Because it is a relatively smaller race compared to the bigger city races I have joined, the starting waves were not as strict. You just choose which wave you want to join depending on your expected finishing time. After waiting for almost two hours, we were asked to make our way to the starting line where I joined 4000 runners, 52% comprised of women. I was feeling a little worried still because of the nagging pain and also because I was told that the weather along the course changes abruptly. I layered on three tops(one was a throwaway), put on my windbreaker, wore my compressions and put heat packs on my chest, torso and hands. I wanted to be extra ready for the cold. I also overheard a pacer saying that you have to be smart when you run Big Sur because here, things just change so fast and you don’t know what to expect. I smile at this description which is very much akin to life in general. It is at this point that I also realized that I forgot my watch. But I took this as a good thing so I can just relax and simply run.
The race starts on a downhill lined by forests. I took it nice and easy to make sure that my hips and legs would be properly warmed up. I was just happy that my hip joints were not buckling and that they seemed okay. So I eased into the run just absorbing the views and the energy. People around me were muttering how wonderful the course is. I couldn’t help but nod my head in agreement.
Then the foliage opens up with a view of the mountains and the coast. Now you have grand views on both sides of the road. I realized that more than the run, this is what I came here for. This was the reason I’ve been trying for the past four years to get into this race. I was only able to do so because I went through the Boston to Big Sur lottery, a program that allows Boston runners to get a slot at Big Sur. It was definitely worth the wait and the effort.
The undulation was quite mild until we get to Hurricane Point. This was a very long uphill climb that ends with a view of Bixby Bridge, Big Sur’s iconic landmark. You know you are nearing the highest point of the uphill when you start to hear piano music. A pianist, playing classics and favorites on a shiny grand piano, was the midway mark of the race. This was definitely a treat, never seen before in any of the races I’ve run. The entire course is actually dotted with different musical genres. There were school bands, rock bands, jazz groups, brass performers and taiko drummers. There were also individual performers playing the harp, accordion, bandolino and guitar.
Compared to city races, there were no big crowds cheering you on. Here you are just one with the vastness, just a speck but also part of this immensity. The course gets a little trickier after the challenging uphills of the first half. My legs were doing well until mile 14. Then they started to feel tired, growing heavier with every mile. It remained to be an uphill-downhill course, not as long as Hurricane Point but many little hills that definitely took a toll on my legs. The views distracted me from the pain and I just replaced my exhaustion with gladness. I was just happy I showed up and saw all this.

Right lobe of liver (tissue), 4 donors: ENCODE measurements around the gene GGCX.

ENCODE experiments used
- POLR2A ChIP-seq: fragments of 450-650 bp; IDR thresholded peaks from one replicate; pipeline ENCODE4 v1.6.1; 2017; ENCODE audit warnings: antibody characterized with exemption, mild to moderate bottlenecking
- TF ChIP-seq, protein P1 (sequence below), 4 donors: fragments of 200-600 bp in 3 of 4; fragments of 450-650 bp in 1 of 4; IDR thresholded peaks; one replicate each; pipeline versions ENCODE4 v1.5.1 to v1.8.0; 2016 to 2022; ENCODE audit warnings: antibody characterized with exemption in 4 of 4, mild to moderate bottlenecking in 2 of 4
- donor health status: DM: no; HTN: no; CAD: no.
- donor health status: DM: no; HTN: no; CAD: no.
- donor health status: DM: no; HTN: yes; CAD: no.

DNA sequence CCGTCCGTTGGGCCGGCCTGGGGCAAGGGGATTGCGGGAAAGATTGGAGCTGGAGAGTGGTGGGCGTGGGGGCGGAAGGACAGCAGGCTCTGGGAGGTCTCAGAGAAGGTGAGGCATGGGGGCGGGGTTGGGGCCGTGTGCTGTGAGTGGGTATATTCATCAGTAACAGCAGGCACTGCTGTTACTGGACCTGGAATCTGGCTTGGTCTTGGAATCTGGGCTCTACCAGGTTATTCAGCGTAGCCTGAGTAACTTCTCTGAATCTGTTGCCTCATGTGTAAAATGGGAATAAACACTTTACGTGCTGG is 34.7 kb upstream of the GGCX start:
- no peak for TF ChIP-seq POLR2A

On the last two miles, I had the chance to talk to the CEO of the Big Sur Marathon and I shared with him that this was the most beautiful course I’ve ever had the chance of running but that it was also the hardest. He chuckled and said, “But it’s worth it, isn’t it?”. He has ran all 32 Big Sur marathons and every time he does, he is still amazed by it. He shared that the race is managed by 7 full time staff, 14 board members and over 2000 volunteers, both young and old alike. You could sense the pride in his voice as he spoke about the work that gets into staging one of the world’s sought after races. It is so popular that even legends like Bart Yasso was there running alongside us.
On the mile 25 mark, I just had to laugh out loud when I saw that the last stretch was a steep uphill. I managed this far by walking the last three hills and running as soon as it flattens out and goes downhill. My legs actually felt stronger the last 3 miles and I was positive I would finish strong and running. And I did! I ran all the way to the finish line, happy to have finished a tough marathon.
As I crossed the finish, I uttered a prayer of gratitude for once again giving me the strength and the will to finish something I started. I am reminded that all great things don’t come easy. I am just humbled to have run this course while discovering more about myself in the process. I realized that I can improvise and adapt, that I can withstand pain and replace it with more positive thoughts. But more than anything, I felt that I could be part of something worthwhile and meaningful if show up and pour my whole heart into it. I learned that it’s not about mind over matter. It truly is heart over matter.